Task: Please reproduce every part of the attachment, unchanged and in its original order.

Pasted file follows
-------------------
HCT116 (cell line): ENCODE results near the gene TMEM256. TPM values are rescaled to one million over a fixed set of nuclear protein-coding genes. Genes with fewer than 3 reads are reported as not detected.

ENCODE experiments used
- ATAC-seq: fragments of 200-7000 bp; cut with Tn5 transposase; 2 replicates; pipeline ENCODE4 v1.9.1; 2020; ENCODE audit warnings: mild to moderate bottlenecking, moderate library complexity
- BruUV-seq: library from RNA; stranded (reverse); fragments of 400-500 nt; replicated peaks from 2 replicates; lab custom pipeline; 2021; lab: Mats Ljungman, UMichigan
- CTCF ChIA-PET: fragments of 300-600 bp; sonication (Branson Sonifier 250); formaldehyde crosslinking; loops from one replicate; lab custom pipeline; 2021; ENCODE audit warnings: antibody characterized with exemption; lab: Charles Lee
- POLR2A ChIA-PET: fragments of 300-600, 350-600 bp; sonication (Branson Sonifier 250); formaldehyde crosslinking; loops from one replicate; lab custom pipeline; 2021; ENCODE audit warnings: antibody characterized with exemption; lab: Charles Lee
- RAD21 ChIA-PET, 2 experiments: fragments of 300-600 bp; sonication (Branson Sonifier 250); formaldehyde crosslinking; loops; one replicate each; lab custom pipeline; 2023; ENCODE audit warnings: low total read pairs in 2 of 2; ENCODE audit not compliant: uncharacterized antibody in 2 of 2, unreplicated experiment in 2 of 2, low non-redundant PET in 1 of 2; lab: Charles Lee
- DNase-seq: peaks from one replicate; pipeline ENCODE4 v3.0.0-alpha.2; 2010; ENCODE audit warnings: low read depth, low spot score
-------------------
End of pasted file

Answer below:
HCT116 (cell line): ENCODE results near the gene TMEM256. TPM values are rescaled to one million over a fixed set of nuclear protein-coding genes. Genes with fewer than 3 reads are reported as not detected.

ENCODE experiments used
- ATAC-seq: fragments of 200-7000 bp; cut with Tn5 transposase; 2 replicates; pipeline ENCODE4 v1.9.1; 2020; ENCODE audit warnings: mild to moderate bottlenecking, moderate library complexity
- BruUV-seq: library from RNA; stranded (reverse); fragments of 400-500 nt; replicated peaks from 2 replicates; lab custom pipeline; 2021; lab: Mats Ljungman, UMichigan
- CTCF ChIA-PET: fragments of 300-600 bp; sonication (Branson Sonifier 250); formaldehyde crosslinking; loops from one replicate; lab custom pipeline; 2021; ENCODE audit warnings: antibody characterized with exemption; lab: Charles Lee
- POLR2A ChIA-PET: fragments of 300-600, 350-600 bp; sonication (Branson Sonifier 250); formaldehyde crosslinking; loops from one replicate; lab custom pipeline; 2021; ENCODE audit warnings: antibody characterized with exemption; lab: Charles Lee
- RAD21 ChIA-PET, 2 experiments: fragments of 300-600 bp; sonication (Branson Sonifier 250); formaldehyde crosslinking; loops; one replicate each; lab custom pipeline; 2023; ENCODE audit warnings: low total read pairs in 2 of 2; ENCODE audit not compliant: uncharacterized antibody in 2 of 2, unreplicated experiment in 2 of 2, low non-redundant PET in 1 of 2; lab: Charles Lee
- DNase-seq: peaks from one replicate; pipeline ENCODE4 v3.0.0-alpha.2; 2010; ENCODE audit warnings: low read depth, low spot score